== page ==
As the 100th anniversary of construction approaches next year, the Lincoln Highway Bridge in Tama has served travelers from the early days of mud roads to carrying traffic on the hard-surface Lincoln Highway and U.S. 30 travelers.
Today it’s the eastern gateway into Tama on East 5th Street from Business Highway 30 to U.S. Highway 63. Just park in the adjoining Lincoln Highway Bridge Park and you might be surprised at the amount of traffic traveling across the bridge these days. The bridge has been on the National Registry of Historic Places since 1987
Now damage from trees coming down Mud Creek in floods combined with possible wear to the bridge surface has resulted in needed repairs.
That’s the word from Robert Cramer, president of Cramer and Associates, a Clive, Iowa-based firm specializing in bridges and repairs.
Tama City Clerk Judy Welch has been keeping on top of the bridge needs – it’s subject to an Iowa Department of Transportation safety inspection once every two years of which her office receives reports.
Cramer estimated the repairs to the substructure span could cost $15,000. He also recommended to Welch the roadway surface of the bridge be “peeled off” and the underlying surface be inspected for pits. Depending upon what is found, this work could cost up to $25,000 Cramer reported.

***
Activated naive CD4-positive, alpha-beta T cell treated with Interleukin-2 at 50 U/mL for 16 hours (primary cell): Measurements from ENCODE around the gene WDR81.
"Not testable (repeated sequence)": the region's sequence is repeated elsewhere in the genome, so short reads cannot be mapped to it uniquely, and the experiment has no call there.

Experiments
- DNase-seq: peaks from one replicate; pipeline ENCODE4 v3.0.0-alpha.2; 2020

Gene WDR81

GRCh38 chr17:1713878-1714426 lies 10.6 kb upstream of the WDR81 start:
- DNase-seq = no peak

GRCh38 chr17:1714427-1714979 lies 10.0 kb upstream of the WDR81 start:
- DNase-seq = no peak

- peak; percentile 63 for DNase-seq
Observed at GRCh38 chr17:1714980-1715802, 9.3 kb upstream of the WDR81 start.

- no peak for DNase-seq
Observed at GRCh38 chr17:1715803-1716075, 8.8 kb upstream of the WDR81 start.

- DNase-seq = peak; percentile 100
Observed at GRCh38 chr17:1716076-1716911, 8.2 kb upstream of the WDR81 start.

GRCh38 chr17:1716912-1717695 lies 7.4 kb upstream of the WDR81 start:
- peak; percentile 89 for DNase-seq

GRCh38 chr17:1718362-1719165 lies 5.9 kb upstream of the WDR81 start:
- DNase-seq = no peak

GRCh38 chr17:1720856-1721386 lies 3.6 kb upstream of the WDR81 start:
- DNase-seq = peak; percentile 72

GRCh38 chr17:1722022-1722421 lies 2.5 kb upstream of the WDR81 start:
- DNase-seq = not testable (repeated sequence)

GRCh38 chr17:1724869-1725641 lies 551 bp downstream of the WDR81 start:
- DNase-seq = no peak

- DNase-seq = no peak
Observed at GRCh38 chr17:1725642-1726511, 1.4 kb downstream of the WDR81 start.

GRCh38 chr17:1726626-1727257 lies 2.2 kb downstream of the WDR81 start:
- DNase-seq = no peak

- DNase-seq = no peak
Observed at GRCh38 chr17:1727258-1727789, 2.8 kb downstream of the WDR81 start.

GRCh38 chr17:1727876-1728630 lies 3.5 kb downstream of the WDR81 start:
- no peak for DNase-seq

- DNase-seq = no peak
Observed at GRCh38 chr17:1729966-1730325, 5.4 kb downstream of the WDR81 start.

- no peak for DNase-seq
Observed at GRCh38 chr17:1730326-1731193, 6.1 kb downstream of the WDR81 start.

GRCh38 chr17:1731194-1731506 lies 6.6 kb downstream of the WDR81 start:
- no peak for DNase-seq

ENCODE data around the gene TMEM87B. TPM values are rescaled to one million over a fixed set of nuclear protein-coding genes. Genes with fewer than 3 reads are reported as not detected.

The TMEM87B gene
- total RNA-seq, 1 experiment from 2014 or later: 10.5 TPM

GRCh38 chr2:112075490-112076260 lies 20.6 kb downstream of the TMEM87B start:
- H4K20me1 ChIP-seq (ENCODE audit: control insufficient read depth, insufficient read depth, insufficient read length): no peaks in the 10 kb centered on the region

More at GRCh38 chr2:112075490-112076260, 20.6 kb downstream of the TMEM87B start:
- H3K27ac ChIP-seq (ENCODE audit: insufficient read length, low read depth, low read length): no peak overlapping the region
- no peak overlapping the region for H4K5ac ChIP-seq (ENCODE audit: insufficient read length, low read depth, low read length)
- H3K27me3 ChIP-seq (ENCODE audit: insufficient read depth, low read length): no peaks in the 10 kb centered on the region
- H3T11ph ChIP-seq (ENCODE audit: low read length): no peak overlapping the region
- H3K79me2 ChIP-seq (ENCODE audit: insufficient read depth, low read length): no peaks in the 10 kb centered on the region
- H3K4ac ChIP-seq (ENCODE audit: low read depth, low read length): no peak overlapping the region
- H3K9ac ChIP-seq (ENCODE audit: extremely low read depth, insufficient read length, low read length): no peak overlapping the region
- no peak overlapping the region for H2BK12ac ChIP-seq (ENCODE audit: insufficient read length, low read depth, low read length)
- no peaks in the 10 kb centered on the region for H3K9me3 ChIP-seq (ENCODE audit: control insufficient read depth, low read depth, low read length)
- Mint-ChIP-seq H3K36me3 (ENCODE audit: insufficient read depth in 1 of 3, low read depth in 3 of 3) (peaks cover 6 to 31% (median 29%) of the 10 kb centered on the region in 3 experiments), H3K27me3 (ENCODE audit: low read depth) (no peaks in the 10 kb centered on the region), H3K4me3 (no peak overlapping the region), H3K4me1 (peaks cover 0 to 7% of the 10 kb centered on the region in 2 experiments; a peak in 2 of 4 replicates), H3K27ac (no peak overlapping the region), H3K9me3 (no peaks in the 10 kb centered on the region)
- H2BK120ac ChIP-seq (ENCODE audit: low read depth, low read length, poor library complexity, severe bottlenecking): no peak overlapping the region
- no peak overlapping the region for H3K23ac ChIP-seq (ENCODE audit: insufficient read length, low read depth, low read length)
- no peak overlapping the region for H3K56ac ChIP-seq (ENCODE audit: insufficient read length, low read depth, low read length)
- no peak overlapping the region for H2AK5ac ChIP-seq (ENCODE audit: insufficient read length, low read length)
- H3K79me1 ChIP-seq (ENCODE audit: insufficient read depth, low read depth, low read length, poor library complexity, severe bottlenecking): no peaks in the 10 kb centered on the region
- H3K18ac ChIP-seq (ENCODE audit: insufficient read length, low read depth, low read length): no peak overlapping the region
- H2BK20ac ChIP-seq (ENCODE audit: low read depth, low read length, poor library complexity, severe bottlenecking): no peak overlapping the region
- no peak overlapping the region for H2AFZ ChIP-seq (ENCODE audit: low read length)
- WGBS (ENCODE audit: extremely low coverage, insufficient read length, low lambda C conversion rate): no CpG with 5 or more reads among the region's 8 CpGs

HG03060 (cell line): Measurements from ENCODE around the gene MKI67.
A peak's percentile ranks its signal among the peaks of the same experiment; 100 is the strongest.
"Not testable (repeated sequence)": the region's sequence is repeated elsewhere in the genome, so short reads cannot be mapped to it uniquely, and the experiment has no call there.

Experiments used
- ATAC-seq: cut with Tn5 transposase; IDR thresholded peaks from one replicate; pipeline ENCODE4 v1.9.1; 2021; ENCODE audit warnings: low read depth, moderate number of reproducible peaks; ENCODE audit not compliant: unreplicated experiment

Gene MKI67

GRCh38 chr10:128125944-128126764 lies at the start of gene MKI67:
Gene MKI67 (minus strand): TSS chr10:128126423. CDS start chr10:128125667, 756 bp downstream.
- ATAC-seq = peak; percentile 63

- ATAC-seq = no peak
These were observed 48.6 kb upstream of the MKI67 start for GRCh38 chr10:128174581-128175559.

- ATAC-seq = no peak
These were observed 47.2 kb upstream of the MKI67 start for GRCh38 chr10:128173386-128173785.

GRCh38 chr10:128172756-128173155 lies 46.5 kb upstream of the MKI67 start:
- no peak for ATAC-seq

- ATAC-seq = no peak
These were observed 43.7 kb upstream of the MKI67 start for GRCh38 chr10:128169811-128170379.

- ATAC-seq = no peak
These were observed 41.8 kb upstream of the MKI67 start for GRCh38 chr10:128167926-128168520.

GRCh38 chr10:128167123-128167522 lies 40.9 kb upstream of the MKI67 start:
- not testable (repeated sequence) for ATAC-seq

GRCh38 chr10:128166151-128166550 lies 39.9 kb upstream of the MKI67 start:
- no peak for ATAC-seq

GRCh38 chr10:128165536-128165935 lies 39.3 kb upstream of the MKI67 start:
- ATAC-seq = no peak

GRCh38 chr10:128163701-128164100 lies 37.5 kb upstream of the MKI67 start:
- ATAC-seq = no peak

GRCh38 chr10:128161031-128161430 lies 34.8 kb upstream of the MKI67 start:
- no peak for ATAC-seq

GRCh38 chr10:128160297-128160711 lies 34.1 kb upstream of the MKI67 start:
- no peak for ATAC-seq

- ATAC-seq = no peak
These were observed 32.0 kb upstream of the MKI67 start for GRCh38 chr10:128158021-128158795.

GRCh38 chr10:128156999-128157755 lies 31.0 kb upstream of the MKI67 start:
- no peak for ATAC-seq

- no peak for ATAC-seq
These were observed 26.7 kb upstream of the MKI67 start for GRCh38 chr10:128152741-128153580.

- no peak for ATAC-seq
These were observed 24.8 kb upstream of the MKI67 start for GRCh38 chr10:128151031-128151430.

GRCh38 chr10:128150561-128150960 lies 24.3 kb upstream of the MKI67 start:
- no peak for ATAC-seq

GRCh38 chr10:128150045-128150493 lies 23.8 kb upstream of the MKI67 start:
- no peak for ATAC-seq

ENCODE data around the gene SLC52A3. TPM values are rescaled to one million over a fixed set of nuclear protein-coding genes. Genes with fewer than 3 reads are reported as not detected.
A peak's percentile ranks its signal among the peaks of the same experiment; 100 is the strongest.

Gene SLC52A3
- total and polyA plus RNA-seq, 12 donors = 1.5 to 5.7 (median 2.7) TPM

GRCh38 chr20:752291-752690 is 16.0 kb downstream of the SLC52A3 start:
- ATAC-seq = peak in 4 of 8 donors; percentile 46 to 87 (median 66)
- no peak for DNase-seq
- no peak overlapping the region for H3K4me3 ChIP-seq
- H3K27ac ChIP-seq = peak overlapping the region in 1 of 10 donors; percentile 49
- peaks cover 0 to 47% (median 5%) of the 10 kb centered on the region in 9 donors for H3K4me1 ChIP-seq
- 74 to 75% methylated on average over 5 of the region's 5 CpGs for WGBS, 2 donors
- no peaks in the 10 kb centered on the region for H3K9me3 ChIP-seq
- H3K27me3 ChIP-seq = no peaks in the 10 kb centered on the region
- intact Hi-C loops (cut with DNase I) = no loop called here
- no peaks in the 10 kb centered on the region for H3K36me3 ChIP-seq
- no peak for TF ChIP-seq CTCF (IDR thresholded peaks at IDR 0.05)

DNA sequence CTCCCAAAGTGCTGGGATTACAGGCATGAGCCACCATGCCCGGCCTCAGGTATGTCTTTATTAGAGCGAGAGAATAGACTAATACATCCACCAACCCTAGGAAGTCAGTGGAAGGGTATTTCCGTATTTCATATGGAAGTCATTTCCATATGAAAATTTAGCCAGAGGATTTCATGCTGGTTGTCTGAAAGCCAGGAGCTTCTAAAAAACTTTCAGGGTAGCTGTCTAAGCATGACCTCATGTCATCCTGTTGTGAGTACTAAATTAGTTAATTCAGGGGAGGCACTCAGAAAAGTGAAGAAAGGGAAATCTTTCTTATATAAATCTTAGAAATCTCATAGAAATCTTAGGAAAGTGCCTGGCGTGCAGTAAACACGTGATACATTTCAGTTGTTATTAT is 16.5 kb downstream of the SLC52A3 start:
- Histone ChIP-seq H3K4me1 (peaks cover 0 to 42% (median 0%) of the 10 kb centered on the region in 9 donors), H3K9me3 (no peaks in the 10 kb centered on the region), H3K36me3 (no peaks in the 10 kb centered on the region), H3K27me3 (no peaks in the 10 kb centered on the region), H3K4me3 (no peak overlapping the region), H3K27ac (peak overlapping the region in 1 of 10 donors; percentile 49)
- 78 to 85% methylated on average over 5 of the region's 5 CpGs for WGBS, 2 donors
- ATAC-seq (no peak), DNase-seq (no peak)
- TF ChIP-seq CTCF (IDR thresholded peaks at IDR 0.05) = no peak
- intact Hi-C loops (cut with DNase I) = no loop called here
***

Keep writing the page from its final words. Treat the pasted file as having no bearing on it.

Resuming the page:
Welch presented information on the bridge needs to the Tama City Council on Sept. 2. She said the substructure work needs to be completed in 2015 while the surface work can wait until 2017.
She said she has been in contact with Angie Hettinger, the coordinator for the Lincoln Highway Heritage Byway for the Prairie Rivers of Iowa organization. Hettinger is charged with continuing “to define the important assets of (the) byway and set out a guide for preserving and enhancing those assets.”
Welch said Hettinger said the Prairie Rivers organization may be able to help with the repair costs.
And, Allan Richards, Tama attorney, serves as the Tama County console on the Iowa Lincoln Highway Association. That organization will be holding its fall meeting in Tama in October.
A new group formed year, the Lincoln Highway Bridge Park Organization Tama-Toledo, has taken an active role in cleaning and sprucing up the park.
The bridge rails were sandblasted and tuck-pointed and new lamp globes installed about seven ears ago, Welch said.
In addition, they spearheaded Lincoln ByWay sales at the park and along 5th Street in early August. The Byway sales are a nation-wide project of the Lincoln Highway Association. (Read Jeannie Sieck’s Byway Sale report on Page 5 of today’s issue.)
(Source: Toledo Chronicle, Tama News-Herald)